Without that level of irony, there’s not a lot to this book – it’s ostensibly about Ragnarok, but as an audience we already know it’s not going to be very important since Kamala is viewing a long-past exploit.
Black Bolt (2017) #10
This penultimate issue starts drawing together all of the plot strings of this series, and it does nicely in incorporating elements of each arc to pay off the entire story rather than just pit Black Bolt against his jailer.
It was one thing for The Jailer to be all-powerful in his mysterious space prison, but here I felt his powers were much too intangible – especially with a B-plot that involved wondering the Astral Halls of Black Bolt’s mind.
However, Christian Ward continues to deliver some of the most stunning (and most structured) art I’ve seen from him to date, and somehow this book had turned Titania into a character I crave on every page. Her C-plot side mission with Lockjaw turns out to be the most rewarding element of this issue.
Captain America (2017) #699
This “Cap fights in the future” plot is a total loss, despite this installment tugging on our heartstrings with a brilliant appearance from the Thing.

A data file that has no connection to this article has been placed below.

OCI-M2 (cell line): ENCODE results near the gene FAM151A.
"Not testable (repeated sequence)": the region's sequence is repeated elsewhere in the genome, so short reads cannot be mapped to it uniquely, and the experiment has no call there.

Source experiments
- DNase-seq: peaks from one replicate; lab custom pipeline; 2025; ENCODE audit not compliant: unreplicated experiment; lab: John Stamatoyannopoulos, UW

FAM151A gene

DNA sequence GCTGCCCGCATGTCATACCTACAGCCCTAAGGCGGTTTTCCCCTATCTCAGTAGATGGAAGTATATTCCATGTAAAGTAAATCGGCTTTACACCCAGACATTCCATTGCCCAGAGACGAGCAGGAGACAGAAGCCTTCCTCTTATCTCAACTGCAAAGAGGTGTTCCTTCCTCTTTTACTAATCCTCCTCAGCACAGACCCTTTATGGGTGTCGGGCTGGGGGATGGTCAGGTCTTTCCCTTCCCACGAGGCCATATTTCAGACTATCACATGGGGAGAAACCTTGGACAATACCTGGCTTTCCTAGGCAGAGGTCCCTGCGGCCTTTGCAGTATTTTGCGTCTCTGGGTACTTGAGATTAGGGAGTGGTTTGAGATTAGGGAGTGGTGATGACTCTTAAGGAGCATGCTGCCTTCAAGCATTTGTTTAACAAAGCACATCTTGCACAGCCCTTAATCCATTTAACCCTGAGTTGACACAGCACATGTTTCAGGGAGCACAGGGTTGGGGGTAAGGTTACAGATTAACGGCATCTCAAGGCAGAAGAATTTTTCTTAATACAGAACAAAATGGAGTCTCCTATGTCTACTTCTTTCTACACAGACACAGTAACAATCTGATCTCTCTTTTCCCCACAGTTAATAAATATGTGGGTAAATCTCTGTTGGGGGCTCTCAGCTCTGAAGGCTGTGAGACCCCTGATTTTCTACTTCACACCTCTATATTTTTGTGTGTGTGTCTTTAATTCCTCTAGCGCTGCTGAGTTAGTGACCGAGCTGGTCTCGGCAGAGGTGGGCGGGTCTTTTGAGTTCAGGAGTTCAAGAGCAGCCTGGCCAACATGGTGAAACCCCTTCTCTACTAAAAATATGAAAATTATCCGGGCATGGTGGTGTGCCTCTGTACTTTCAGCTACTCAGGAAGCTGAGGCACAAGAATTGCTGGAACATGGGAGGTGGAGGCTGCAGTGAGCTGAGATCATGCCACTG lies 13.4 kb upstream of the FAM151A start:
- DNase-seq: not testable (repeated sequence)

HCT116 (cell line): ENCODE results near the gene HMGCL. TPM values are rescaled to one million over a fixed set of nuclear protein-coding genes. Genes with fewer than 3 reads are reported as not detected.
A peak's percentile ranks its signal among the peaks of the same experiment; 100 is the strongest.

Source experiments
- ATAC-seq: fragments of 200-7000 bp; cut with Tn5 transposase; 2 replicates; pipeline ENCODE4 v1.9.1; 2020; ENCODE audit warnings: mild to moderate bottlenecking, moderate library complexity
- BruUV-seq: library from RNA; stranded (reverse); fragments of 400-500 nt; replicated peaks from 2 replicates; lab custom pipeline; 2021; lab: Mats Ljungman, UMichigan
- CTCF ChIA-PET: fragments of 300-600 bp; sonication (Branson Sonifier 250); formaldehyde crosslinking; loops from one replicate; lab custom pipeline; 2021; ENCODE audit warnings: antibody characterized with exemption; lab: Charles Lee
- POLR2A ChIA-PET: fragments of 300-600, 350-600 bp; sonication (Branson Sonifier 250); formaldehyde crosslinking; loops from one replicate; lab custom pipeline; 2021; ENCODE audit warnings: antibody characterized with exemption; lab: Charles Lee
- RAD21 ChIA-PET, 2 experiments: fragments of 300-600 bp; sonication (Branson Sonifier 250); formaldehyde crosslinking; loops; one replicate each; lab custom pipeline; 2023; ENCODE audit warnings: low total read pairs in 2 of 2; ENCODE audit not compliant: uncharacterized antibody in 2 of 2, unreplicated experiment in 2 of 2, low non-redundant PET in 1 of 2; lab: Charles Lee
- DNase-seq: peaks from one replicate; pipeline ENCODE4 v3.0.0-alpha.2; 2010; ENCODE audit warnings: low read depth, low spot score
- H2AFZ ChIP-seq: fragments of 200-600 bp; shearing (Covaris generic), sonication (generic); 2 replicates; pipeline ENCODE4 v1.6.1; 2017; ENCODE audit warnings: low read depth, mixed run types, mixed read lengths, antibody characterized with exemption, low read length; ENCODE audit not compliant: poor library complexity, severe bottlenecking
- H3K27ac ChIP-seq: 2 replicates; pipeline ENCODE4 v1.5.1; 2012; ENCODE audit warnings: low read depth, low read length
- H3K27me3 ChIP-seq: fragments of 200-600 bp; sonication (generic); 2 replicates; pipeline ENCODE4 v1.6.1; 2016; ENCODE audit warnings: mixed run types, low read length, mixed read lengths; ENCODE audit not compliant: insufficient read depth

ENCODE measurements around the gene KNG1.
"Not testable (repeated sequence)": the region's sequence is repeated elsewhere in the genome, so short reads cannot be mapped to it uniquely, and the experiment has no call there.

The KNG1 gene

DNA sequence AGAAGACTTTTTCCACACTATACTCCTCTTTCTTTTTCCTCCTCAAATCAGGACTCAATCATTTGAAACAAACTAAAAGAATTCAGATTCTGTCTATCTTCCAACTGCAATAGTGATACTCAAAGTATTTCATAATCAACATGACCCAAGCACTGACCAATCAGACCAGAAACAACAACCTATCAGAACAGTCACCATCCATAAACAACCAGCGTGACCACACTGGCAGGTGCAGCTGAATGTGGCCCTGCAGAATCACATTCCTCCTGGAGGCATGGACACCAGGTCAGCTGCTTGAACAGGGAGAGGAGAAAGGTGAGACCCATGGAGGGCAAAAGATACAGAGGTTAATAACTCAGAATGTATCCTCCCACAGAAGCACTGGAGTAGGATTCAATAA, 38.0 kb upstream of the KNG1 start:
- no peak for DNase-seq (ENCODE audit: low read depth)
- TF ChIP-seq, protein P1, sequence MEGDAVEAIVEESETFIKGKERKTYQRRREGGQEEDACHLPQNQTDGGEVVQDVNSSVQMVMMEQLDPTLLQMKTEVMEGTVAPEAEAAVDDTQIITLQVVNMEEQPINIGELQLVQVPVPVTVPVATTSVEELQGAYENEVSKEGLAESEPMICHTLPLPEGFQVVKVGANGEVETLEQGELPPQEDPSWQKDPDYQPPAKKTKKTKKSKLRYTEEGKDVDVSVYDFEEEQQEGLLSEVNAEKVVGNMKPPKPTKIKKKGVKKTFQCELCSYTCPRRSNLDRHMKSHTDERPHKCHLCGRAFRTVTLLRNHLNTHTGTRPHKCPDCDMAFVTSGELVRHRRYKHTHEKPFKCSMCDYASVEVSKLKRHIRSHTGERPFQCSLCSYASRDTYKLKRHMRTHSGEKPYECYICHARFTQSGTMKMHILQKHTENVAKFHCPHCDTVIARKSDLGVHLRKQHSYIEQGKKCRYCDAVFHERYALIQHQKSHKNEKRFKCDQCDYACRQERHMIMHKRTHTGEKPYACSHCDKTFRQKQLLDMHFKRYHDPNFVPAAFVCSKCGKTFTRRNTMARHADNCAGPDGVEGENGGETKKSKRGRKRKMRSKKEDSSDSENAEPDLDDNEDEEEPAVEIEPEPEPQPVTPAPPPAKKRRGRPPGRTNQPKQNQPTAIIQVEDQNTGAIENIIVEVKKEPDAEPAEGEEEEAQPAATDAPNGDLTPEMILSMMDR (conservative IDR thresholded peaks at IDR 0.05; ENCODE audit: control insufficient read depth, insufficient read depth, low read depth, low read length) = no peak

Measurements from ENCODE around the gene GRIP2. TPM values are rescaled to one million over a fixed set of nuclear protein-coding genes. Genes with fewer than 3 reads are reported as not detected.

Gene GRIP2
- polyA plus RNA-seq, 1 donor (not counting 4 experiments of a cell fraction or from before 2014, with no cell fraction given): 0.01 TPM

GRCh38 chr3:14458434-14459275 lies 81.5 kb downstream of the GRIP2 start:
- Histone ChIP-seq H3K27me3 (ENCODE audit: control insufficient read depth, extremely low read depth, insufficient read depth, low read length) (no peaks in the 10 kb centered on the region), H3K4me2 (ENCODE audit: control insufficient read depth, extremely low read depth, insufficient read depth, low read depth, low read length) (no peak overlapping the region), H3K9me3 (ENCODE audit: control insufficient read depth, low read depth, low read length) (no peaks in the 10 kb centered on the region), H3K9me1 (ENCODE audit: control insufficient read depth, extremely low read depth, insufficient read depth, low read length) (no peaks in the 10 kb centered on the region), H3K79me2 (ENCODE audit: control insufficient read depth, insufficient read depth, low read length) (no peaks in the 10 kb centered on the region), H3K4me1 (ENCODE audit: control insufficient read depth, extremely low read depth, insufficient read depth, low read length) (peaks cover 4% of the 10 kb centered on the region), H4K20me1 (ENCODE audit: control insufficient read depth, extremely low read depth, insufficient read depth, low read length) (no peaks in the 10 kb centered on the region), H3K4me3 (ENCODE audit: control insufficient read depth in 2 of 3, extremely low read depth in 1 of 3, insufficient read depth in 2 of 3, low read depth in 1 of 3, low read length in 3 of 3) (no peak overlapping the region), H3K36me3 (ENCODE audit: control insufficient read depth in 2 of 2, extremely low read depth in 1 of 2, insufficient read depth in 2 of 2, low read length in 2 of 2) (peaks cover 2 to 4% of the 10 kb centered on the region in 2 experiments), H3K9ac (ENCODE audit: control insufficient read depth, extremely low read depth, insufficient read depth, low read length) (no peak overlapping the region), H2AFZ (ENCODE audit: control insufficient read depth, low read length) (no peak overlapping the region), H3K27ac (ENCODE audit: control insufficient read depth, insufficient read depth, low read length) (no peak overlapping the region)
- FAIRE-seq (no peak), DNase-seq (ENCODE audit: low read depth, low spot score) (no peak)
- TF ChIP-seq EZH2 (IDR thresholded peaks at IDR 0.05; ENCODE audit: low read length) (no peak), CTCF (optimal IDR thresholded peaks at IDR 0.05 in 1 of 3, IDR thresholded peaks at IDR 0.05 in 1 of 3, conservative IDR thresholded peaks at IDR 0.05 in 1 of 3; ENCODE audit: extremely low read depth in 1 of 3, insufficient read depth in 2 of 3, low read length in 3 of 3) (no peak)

Samnee’s version of Ben Grimm is sheer majesty – he’s my least favorite member of The Fantastic Four, but this vision of him makes me want a Samnee-drawn Thing book right now.
Otherwise, this issue is inert. Cap triumphs against the despotic ruler of future America seemingly out of sheer will, freeing an entire country that has no remaining ruling class to reform a government.
I’m sure that will lead to some tidy morals from Cap next issue before he is shuttled back to the present, but I can’t help but think that a present day version of this arc where perhaps just a single city was under Rampart’s control might have been a lot more powerful than a meaningless alternate future we are sure Cap will be promptly returned from.
Doctor Strange – Damnation (2018) #2
This issue is another terrific and terrifically fun episode of Damnation, which feels more like an event than a lot of Marvel’s major efforts in the past few years (which is ironic, since this springs entirely from the aftermath of Secret Empire, which was never this fun).